Fireman delivers baby at scene of Ponders End fire

Ewelina Zimnicka with her newborn son Antoni Ewelina Zimnicka said she was surprised how quickly Antoni arrived

A firefighter delivered a baby when a woman went into labour near the scene of a blaze in north London.

Ewelina Zimnicka and husband Jaroslaw were on their way to hospital when they got stuck in traffic in Ponders End in the early hours of Wednesday.

An ambulance was called but before paramedics arrived fireman Ross McLaren delivered the boy in the back of the couple's car.

Mrs Zimnicka said she was surprised her son Antoni arrived so quickly.

"When I went into labour at home I thought I had a lot of time as my first baby's labour had taken a long time. But then the contractions started coming quicker and I told my husband we had better go," she said.

"We set off in the car but we got stuck in traffic almost straight away because of a fire. Both ends of the road were sealed off and there were fire engines all around us. My husband rushed out of the car and told police we needed help.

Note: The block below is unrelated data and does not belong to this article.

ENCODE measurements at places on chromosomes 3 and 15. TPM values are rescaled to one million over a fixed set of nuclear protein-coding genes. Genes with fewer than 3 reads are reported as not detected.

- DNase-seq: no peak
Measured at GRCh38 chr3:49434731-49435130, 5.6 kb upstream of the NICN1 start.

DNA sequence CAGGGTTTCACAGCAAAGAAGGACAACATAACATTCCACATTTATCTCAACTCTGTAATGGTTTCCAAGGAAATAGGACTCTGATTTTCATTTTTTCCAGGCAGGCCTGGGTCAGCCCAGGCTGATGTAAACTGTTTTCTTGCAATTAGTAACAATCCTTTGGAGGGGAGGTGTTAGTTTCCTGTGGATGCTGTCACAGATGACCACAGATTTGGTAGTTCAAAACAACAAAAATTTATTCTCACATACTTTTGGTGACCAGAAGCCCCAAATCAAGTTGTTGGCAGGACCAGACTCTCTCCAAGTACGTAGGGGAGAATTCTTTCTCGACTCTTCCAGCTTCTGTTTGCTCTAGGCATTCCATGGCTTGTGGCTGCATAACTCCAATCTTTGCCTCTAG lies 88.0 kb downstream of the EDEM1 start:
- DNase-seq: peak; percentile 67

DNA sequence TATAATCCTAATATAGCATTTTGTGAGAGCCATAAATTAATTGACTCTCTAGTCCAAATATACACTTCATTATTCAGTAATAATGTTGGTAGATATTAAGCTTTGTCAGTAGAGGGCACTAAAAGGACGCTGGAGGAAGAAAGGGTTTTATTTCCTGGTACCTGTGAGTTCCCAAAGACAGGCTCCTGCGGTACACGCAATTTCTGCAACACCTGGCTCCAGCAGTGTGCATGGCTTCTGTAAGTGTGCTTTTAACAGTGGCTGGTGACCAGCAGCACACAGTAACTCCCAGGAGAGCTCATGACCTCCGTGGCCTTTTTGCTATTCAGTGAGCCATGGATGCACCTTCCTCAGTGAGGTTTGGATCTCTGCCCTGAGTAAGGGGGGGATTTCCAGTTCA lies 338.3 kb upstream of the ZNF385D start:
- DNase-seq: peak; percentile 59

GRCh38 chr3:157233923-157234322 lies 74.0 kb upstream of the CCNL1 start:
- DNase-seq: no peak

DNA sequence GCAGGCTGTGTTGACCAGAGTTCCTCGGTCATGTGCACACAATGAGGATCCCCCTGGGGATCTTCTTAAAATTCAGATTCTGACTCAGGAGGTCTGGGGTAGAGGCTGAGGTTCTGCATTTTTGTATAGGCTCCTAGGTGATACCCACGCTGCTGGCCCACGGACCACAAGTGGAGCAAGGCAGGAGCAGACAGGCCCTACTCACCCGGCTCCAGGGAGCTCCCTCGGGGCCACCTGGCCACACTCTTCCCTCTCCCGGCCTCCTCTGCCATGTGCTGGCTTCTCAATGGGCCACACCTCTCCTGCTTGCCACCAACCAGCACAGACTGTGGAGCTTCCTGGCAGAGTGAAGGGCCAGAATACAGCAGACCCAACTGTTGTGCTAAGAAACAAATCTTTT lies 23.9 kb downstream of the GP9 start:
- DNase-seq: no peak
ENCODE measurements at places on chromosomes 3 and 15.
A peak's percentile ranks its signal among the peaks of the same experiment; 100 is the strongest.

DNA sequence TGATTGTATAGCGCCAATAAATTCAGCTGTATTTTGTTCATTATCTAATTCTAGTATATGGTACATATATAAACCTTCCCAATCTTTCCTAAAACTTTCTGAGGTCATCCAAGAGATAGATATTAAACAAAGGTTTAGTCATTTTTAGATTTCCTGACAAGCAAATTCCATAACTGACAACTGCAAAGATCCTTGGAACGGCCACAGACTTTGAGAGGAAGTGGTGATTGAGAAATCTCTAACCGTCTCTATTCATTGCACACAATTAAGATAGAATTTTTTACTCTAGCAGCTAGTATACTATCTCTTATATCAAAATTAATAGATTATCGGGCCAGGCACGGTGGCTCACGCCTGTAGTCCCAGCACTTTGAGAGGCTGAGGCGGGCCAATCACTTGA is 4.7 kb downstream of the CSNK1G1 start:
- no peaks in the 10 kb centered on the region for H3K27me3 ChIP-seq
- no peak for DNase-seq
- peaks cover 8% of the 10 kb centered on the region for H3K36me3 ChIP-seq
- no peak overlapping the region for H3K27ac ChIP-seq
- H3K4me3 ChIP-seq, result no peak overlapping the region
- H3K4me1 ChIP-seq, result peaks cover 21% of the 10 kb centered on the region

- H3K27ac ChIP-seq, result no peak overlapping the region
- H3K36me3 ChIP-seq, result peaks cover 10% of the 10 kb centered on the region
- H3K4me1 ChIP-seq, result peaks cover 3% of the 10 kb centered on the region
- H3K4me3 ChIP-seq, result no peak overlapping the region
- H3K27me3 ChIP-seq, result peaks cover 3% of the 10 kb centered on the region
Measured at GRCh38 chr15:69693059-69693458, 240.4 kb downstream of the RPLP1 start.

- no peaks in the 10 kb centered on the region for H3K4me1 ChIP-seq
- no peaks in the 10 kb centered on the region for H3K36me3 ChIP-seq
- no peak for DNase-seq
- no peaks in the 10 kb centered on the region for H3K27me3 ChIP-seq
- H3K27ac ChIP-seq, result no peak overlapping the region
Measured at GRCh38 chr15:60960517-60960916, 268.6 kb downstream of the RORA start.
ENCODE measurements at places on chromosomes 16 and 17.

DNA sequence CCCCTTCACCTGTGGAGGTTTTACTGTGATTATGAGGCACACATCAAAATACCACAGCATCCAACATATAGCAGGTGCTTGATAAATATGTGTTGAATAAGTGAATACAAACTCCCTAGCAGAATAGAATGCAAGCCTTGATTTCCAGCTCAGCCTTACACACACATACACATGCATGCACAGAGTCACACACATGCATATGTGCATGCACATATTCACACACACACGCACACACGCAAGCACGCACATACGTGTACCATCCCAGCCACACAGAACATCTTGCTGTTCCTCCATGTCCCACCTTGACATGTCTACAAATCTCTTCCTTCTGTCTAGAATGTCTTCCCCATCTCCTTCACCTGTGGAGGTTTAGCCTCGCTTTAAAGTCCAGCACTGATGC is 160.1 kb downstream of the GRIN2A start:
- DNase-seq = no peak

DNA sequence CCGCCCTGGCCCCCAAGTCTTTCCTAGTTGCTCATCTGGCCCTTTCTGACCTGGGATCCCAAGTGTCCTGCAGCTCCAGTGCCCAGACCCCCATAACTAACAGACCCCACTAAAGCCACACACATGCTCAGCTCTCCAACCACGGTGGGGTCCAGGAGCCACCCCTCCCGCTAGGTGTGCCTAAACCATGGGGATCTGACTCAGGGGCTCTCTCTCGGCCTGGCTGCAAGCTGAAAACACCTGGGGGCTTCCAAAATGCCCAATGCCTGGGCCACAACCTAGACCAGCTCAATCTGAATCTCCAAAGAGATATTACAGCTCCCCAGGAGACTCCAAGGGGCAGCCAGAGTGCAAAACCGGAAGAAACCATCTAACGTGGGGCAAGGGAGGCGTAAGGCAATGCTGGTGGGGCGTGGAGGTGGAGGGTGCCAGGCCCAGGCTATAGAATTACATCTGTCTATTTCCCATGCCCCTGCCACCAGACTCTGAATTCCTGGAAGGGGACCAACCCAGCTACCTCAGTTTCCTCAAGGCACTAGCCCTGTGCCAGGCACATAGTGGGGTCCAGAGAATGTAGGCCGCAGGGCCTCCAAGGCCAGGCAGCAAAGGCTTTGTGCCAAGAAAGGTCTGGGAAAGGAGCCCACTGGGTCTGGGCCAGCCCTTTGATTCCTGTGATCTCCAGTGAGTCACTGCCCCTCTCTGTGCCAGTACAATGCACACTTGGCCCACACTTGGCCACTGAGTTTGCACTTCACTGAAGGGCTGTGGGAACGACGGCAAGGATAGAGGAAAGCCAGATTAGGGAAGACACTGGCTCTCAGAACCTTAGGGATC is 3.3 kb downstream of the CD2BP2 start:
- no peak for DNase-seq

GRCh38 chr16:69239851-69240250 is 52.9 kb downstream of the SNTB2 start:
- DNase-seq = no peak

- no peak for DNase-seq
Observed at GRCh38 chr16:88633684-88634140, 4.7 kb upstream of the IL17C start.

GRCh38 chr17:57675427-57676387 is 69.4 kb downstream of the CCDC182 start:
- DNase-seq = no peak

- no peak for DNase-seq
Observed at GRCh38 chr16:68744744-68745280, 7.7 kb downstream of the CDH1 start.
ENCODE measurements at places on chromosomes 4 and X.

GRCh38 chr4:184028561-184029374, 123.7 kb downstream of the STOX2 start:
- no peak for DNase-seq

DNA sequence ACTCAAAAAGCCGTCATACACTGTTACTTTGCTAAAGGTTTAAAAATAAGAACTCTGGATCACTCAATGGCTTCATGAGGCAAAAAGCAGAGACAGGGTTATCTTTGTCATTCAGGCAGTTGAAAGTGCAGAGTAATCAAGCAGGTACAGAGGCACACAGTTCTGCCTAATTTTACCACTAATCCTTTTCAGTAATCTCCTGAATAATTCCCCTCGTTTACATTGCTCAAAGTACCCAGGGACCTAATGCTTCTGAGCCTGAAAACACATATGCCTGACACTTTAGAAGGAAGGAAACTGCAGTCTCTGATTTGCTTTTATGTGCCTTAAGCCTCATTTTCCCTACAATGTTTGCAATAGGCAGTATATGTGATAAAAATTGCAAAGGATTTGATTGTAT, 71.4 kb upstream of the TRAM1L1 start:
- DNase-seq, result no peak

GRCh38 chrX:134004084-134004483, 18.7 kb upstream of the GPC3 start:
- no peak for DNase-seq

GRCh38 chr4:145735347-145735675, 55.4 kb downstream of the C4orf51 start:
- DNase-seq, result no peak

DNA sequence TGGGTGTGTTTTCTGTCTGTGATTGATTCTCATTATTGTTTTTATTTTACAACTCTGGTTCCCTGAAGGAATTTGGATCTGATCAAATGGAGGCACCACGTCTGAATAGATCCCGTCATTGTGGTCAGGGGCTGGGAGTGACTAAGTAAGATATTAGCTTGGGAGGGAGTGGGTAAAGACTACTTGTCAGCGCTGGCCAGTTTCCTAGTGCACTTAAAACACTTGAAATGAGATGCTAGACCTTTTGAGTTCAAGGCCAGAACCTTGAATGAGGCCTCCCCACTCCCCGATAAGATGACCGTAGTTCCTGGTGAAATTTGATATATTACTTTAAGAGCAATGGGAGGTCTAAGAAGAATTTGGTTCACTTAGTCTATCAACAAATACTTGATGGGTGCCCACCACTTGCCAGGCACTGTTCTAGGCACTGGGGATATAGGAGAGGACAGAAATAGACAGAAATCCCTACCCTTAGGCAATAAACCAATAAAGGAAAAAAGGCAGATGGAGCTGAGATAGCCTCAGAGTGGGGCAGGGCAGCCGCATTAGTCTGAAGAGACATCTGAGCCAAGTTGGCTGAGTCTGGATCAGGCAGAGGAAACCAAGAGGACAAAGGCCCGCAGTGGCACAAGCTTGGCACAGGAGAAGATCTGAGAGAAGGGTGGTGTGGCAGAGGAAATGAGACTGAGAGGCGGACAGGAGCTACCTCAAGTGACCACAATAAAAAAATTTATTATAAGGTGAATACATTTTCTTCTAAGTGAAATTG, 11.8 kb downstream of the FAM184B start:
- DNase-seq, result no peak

"The fire brigade put a barrier around us and helped me and, just as the baby was born, the ambulance crew arrived in time to cut the cord."

Ross McLaren (left) and Richard Hall Ross McLaren (left) said it was one of the highlights of his career

She added: "I was so surprised how quickly the baby arrived. He was healthy and he cried almost straight away. The firemen were excellent, I can't thank them and the ambulance crew enough."

Mr McLaren said when he arrived to help, the infant's head was already visible.

One Born Every Minute

He was helped by colleague Richard Hall.

Amanda Salmon, of London Ambulance Service, said: "Mum was holding the baby when I arrived. The cord hadn't been cut yet so I did that."

Mr McLaren, who has been a firefighter for 15 years, said he had no first aid training but his wife watched the TV programme One Born Every Minute.

"It has definitely been one of the highlights of my career and it's not something I ever expected that I would do in my life," he said.

"Someone said to me the other day that as firefighters we usually enter people's lives at their worst moments, so being there at such a joyful occasion makes a nice change."

Scene of the Ponder's End fire It took dozens of firefighters several hours to tackle the fire, from which 12 people escaped

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